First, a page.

My response then was like that of the man James described in verse 23: he looked at himself in the mirror and saw all his imperfections, but walked away without making a single effort to change anything about himself.

In the end, I suffered the consequences of insisting on doing what I wanted. I couldn’t pray, read the bible, go to church, or even talk about God to him. There was also a constant tug-of-war when it came to deciding where to go for spiritual needs. We ended up fighting often about God and even my call to the mission field. While I eventually ended that relationship, I carry the scars that resulted out of it.

The Word of God acts like a mirror to our true selves. It reflects what we look like from the inside. It reveals to us the true condition of our hearts, and tells us what we need to do to realign it to God’s heart. It doesn’t matter how much we’ve heard or understood; what matters is that we obey what we’ve heard.

The second person James describes in verse 25 not only listens to and understands God’s word, but also lives it out. This person sees his spiritual imperfections in the light of God’s word, and as a result, takes actual practical steps to obey God’s word. He keeps listening and doing continuously. And in doing so, he is blessed.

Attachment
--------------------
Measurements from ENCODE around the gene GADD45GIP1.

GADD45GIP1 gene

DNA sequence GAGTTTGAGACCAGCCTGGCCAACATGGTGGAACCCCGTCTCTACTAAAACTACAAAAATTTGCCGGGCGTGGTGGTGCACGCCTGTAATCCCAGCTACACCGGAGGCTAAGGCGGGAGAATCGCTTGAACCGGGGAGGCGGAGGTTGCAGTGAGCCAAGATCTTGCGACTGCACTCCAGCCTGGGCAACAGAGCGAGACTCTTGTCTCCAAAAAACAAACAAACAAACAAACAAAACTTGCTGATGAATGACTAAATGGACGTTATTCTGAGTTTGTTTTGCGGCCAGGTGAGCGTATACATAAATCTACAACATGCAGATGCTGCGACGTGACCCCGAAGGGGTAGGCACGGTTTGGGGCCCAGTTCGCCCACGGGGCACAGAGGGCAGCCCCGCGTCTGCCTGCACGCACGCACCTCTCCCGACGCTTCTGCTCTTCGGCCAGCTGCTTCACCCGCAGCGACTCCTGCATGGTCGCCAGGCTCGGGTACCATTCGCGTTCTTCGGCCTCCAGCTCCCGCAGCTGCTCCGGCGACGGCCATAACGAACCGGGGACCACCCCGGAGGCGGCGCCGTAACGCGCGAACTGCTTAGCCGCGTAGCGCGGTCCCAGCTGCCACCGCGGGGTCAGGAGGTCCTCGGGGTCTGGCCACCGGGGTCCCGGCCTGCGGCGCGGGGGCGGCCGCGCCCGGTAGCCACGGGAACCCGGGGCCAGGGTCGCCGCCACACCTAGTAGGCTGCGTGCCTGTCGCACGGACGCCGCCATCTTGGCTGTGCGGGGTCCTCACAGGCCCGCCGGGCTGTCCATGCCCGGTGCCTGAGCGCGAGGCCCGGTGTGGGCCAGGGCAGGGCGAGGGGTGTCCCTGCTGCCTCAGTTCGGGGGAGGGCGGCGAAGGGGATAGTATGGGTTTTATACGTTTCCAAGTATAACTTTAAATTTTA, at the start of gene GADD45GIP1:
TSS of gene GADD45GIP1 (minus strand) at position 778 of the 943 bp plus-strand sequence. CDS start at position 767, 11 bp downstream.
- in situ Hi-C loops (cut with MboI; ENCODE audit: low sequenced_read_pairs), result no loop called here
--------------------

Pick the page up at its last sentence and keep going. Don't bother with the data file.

James says that we are to be doers of the word and not hearers only.
Let us examine our own lives and act on the truths that we hear (vv. 22-25).

—Kezia Lewis, Philippines

Questions for reflection

1. What is God’s Word telling you to do? Are you doing it?

2. What holds you back or hinders you from doing what God’s Word says?

Hand-lettering by Sonya Lao

Kezia resides with her husband, Jason, in Krabi, Thailand where she serves alongside him in the ministry under Sowers International and teaches English at a local Thai school. She and her sister were named by her mom (who has not read the Bible before that) after two of Job’s new daughters (Job 42:14). She sees that as God telling her she is “His daughter.” She loves to call God as Father for He is that to her. She feels particularly calm when it rains and loves to be near any body of water.

Read 30-day James Devotional